SAINT-ETIENNE-DU-ROUVRAY, FRANCE—Two attackers backing Daesh, also known as ISIS or ISIL, stormed a village church during mass in northern France on Tuesday, taking hostages and slitting the throat of a 86-year-old priest before police commandos shot and killed the assailants, authorities said.

Daesh’s Amaq news agency described the attackers as “soldiers” of the militant group, according to the SITE Intelligence Group, which monitors terrorist activity. But it was not immediately clear whether the assailants had direct contact with Daesh.

At least one of the attackers appeared to be on a watch list, which required him to wear an electronic tag to allow security officials to track his movements, said a police official cited by The Associated Press. The Associated Press said the official spoke on condition of anonymity to disclose information about the case.

Prosecutor François Molins told The Associated Press the attackers had fake explosives and cried “Allahu akbar” during the attack. He said the attackers also used nuns as human shields.

One attacker was identified as 19-year-old Adel Kermiche. Molins said the other is still being identified.

He also said a minor has been detained in the investigation, who is believed to be a 16-year-old younger brother of someone wanted by police for trying to go to Syria or Iraq in 2015.

A French news channel, BFM-TV, carried a similar report, adding that the attacker tried to reach Syria, but was turned back at the Turkish border and was then jailed by French authorities. He was released in March, the report said.

Police raids are still under way.

French President François Hollande — who travelled to the church near the city of Rouen in the Normandy region — said the attackers had pledged allegiance to Daesh.

The assault also will likely put further pressure on European security officials less than two weeks after 84 people were killed in a terrorist attack, apparently inspired by Daesh, in Nice, France. In addition, Daesh claimed a connection with two attackers in Germany who wounded 20 people this month. Two other attacks in Germany that killed 10 people in the past week had no evident connection with the group.

Authorities in Europe had previously concentrated on suspected militants who returned from Daesh-held territory in Syria or Iraq. But many recent attacks appear to have been carried out by individuals radicalized by Daesh propaganda and who pledged loyalty on their own.

In Saint-Etienne-du-Rouvray, about 56 kilometres southeast of the port of Le Havre, French soldiers patrolled the narrow streets and mourners gathered in the main square. Police cordoned off the area around the church, whose main entrance is an arched wooden door under a stone tower capped by a peaked roof.

Another person held by the hostage-takers at the church suffered life-threatening injuries, said Interior Ministry spokesman Pierre-Henry Brandet.

Alexandre Joly, 44, described the slain priest — identified by church officials as Jacques Hamel — as “like an attentive grandfather” in the village, on the banks of the Seine as it begins to snake toward the English Channel.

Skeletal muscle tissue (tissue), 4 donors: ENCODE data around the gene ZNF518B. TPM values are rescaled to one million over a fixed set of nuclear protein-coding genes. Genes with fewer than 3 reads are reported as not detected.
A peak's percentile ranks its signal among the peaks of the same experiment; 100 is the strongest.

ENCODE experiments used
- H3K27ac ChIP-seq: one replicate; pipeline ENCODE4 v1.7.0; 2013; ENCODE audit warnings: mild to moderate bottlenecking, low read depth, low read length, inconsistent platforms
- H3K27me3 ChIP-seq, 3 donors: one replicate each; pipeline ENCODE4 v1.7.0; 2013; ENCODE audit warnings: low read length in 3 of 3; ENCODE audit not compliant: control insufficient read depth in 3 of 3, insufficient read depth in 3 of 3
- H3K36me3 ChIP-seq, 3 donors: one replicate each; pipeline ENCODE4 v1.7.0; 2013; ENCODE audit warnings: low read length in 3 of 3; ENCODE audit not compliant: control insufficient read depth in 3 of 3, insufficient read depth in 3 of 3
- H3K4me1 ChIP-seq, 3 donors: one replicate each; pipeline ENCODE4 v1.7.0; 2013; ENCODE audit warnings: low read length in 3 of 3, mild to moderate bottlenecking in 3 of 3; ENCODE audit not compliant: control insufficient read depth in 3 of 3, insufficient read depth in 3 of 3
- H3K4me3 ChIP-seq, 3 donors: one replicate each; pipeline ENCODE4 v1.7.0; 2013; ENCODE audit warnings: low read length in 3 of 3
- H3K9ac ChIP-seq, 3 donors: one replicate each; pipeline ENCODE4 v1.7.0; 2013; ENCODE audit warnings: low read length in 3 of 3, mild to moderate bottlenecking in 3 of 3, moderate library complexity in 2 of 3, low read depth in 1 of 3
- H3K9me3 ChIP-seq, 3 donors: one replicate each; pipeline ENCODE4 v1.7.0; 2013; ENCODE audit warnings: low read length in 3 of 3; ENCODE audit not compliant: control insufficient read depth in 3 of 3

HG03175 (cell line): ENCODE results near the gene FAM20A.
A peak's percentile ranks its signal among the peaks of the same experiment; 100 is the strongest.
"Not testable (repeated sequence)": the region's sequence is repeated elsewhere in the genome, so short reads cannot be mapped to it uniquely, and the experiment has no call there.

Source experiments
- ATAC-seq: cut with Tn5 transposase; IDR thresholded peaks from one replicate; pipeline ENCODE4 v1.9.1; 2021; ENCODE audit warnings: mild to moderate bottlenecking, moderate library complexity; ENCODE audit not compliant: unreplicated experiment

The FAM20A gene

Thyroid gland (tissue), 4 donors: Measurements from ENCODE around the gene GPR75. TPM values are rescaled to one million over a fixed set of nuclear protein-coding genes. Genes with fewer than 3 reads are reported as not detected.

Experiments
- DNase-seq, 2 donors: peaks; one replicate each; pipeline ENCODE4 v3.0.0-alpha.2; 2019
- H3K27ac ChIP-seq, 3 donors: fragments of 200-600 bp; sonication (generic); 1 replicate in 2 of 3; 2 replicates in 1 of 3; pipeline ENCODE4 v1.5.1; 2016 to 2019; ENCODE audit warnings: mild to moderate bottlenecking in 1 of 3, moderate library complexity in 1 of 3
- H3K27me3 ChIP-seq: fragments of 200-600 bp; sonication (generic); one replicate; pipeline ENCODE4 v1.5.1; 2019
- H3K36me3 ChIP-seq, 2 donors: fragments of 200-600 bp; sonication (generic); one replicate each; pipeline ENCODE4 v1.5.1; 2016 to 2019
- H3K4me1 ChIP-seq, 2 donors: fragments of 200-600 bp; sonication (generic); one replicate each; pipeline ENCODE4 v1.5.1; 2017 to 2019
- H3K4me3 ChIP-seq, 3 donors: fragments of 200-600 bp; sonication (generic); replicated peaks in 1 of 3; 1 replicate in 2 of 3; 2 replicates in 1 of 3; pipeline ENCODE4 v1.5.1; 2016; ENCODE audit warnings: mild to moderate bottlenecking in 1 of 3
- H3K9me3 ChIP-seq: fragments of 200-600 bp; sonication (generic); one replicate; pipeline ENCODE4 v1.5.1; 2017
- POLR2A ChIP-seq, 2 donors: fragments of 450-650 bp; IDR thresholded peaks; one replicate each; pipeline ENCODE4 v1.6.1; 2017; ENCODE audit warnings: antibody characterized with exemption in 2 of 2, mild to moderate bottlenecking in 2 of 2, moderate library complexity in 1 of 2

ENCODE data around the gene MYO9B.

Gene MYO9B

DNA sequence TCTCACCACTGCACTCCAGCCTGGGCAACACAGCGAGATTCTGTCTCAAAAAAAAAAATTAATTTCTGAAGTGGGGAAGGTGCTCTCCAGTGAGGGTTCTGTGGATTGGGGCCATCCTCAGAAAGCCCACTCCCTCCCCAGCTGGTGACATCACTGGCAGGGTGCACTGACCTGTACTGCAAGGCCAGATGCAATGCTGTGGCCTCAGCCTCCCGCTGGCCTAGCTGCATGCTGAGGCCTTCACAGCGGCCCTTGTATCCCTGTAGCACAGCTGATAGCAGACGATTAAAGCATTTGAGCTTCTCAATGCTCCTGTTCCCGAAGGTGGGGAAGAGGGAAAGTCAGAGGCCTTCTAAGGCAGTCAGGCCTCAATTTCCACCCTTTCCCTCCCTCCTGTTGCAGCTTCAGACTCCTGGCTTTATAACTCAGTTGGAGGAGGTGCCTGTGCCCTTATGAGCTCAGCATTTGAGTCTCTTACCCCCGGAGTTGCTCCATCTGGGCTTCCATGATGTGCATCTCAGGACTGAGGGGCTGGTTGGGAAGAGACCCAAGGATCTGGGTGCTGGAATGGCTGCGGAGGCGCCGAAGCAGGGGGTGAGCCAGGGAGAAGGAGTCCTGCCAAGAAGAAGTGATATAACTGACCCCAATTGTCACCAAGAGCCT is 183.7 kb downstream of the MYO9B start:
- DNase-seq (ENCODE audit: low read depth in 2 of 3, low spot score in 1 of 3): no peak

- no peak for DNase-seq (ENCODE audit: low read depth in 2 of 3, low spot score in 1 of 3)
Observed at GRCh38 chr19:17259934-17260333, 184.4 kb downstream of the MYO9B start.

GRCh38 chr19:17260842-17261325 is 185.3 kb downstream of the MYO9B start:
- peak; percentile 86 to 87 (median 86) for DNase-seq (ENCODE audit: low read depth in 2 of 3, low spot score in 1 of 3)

“He loved marrying young people,” said Joly. “He saw a purpose in it, and he had so much wisdom to impart.”

The area also reflected the multicultural side of France. A mosque in a nearby town was built for Muslims in the region, including families that moved from North Africa decades ago.

Fatima, 58, an Algerian-born woman who said she lived in the village for 40 years, joined the crowds in the main square to pay homage “for the memory of the priest.”

“We are with him,” said Fatima, who only gave her first name. “All Muslims are with him.”

France remains under an extended state of emergency after a truck rampage through Bastille Day crowds in the Riviera city of Nice on July 14, killing 84 people and injuring more than 300.

Hollande said the country needed to use “all means” against Daesh, but gave no details on possible new crackdowns or expansion of French support to the U.S.-led coalition conducting airstrikes against the militants’ strongholds in Iraq and Syria.

A Vatican spokesman, the Rev. Federico Lombardi, denounced the “barbarous killing” of the French priest.

Lombardi said Pope Francis was shaken by “the pain and horror of this absurd violence” and “condemned, in the most radical way, any form of hate.”

Daesh has carried out systematic persecution and abuses against religious minorities in Syria and Iraq, including Yazidi villages and Christian communities that date back to the early centuries of the faiths. In some areas, groups of Yazidi women have been forced into slavery by the militants.

Last year, the Vatican’s top diplomat at the United Nations in Geneva, Archbishop Silvano Tomasi, decried “genocide” against Christians and other religious minorities at the hands of Daesh.

The militants also have destroyed pre-Islamic temples and other ancient sites in Syria and Iraq — including a more than 1,400-year-old Christian monastery near the northern Iraqi city of Mosul.

But attacks linked to the group in the West and elsewhere have so far concentrated on public places and tourist areas.

Brandet, the Interior Ministry spokesman, called the bloodshed here “obviously a drama for the Catholic community, for the Christian community.”

French officials have linked at least one previous suspect with plotting a possible church attack.

In April 2015, an Algerian man, Sid Ahmed Ghlam, was arrested in connection with the slaying of woman. He was accused of putting together a cache of weapons and body armour. French authorities claim he planned to attack a church in the Paris suburb of Villejuif.

Sources: Reuters, The Star, Fox News